NEW YORK (AP) — If you think your stocks are doing poorly, check out the performance of some of the most sophisticated investors, the ones with more knowledge about what's going on inside businesses than anyone else: Companies that buy their own shares.
WASHINGTON (AP) — For most of an agonizingly slow recovery from the Great Recession, millions of out-of-work Americans huddled on the sidelines of the job market. Yet Friday's jobs report added to evidence of a long-awaited shift:
Some have grown confident enough to start looking for work.
The percentage of Americans working or looking for a job, though still historically low, rose for the third time in four months. It's now at its highest level since May.
Americans in their prime working years — ages 25 through 54 — are driving the improvement and offsetting powerful demographic forces pushing in the other direction. In particular, the vast baby boom generation is retiring, which is reducing the proportion of adults with jobs or looking for one.
This has created a "tug of war," says Joshua Shapiro, chief U.S. economist at forecasting firm MFR, Inc., between rising retirements and the employment opportunities created by an improved economy.
"The fact that we've stabilized now after a long decline suggests people are finally getting enticed back into the labor force," Shapiro said. The workforce includes both people who are employed and those looking for jobs.
Earlier in the recovery, increasing retirements and sluggish hiring were pushing in the same direction. The result: A sharp drop in the proportion of adults in the workforce. The unemployment rate fell. But the reason was nothing to cheer: With fewer people seeking jobs, fewer people were counted as unemployed.
Now, the trend is more promising. More people are looking for work. And the decline in the unemployment rate in the past two years — from 6.6 percent in January 2014 to 4.9 percent last month — has occurred mostly because people are finding jobs.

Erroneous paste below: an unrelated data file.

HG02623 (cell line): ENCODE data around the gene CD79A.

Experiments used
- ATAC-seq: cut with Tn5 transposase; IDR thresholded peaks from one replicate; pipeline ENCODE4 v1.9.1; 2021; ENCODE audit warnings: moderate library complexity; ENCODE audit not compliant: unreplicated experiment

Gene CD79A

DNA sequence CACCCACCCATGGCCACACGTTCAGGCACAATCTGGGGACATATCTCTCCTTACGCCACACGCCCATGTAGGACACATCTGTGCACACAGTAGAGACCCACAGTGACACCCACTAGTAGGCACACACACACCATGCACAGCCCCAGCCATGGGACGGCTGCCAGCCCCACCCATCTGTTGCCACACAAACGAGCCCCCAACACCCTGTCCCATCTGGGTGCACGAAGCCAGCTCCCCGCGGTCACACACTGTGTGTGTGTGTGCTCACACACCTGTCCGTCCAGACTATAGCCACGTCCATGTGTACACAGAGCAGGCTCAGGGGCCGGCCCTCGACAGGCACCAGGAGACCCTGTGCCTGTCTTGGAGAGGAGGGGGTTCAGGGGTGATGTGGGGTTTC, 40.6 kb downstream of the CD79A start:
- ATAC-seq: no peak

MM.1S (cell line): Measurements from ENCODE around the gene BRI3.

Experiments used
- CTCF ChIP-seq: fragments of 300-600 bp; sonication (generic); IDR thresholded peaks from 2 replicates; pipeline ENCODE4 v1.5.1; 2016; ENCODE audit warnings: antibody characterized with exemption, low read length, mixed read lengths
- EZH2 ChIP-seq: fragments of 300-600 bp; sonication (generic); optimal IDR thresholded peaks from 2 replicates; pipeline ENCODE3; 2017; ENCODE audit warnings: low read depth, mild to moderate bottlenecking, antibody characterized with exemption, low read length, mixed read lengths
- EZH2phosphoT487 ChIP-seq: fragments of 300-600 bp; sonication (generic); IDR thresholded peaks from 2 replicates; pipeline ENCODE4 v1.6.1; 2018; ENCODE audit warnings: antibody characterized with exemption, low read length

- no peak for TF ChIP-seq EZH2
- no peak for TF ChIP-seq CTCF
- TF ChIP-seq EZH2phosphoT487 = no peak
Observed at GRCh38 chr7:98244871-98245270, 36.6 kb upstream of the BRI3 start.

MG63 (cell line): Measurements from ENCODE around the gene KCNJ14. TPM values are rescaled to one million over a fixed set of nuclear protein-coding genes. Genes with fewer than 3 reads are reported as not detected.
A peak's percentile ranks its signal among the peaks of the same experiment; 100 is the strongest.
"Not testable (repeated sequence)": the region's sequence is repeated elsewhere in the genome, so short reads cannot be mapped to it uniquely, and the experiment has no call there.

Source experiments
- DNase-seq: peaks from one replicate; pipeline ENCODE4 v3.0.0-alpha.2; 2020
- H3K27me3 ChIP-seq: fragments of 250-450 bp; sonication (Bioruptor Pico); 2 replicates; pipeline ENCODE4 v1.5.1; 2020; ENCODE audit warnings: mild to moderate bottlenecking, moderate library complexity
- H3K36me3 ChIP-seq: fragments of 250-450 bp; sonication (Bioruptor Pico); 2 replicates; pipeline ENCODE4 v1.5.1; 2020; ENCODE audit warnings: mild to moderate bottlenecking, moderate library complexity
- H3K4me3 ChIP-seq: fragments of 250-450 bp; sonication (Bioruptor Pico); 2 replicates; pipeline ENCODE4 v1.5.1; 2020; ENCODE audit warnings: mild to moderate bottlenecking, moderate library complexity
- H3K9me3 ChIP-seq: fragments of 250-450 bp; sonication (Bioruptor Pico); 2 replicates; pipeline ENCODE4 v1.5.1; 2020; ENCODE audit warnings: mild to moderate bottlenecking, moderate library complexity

The overall improvement remains modest. The percentage of Americans working or looking for work ticked up to 62.7 percent in January, up from 62.4 percent in September, which was near a 40-year low.
Figures for those ages 25 through 54 are more hopeful: The proportion working or looking for work has reached 81.1 percent, the highest point in a year. And the percentage in that age bracket with jobs has reached its highest level since 2008.
In addition, Americans appear to have a modestly rosier view of the job market. Their perception of the availability of jobs has recovered to nearly its pre-recession level, according to the Conference Board's consumer confidence survey.
Felix Mirando, CEO of ARCPoint Labs, a chain of testing laboratories that focuses on drug and alcohol screening, has seen more resumes from people who have been out of the workforce rather than already employed.
Though many employers are reluctant to hire people with long gaps in their resumes, Mirando says he is opens to them.
The bulk of those jumping back into the mix in the past four months have only a high school degree or less. That likely reflects the strength of job growth in such lower-paying areas as retailers, restaurants and hotels. But many of those businesses are paying higher wages than in the past, either voluntarily or because of higher state minimum wages.
The pay increases could be a big reason more people are coming off the sidelines, said Tara Sinclair, chief economist at Indeed.com, a job search website.
On Friday, after the government issued the January jobs report, President Barack Obama highlighted the uptick in the workforce. But he also acknowledged that many Americans who have lost jobs in recent years lack the skills needed for the positions that are now available.
"I get a lot of letters from middle-aged workers who got laid off, aren't confident about their current skills, and so have not yet re-entered the workforce," Obama said. "They need to get retrained. And so that's a special group — folks in their late 40s, early 50s — still far away from retirement, but feel like they can't adapt."
SAVANNAH, Ga. (AP) — The chief executive of the Georgia Ports Authority said Wednesday he plans to step down this summer after leading the state agency during six years of explosive growth at the seaports of Savannah and Brunswick.
The nation's largest home improvement chain, based in Atlanta, said Wednesday it's hiring more than 80,000 workers nationwide for its busy spring season, the same level as in recent years. The retailer estimates that more than half of the temporary workers stay on for permanent employment.
The part-time and full-time jobs include sales, operations and cashier positions across all departments in stores as well as jobs at its distribution centers.
The hiring comes as Home Depot has been benefiting from shoppers' increasing shift to renovate their homes in a housing market that has been solid
Home Depot said in December that it expects its annual revenue to surpass $100 billion in 2018 and backed its earnings and revenue outlook for the latest fiscal year that ended last month. It also said that sales at stores opened at least a year, a key measure of a retailer's financial health, would rise 4.9 percent for the fiscal year that just ended.
Home Depot Inc. is expected to report its fiscal fourth-quarter and annual results on Feb. 23.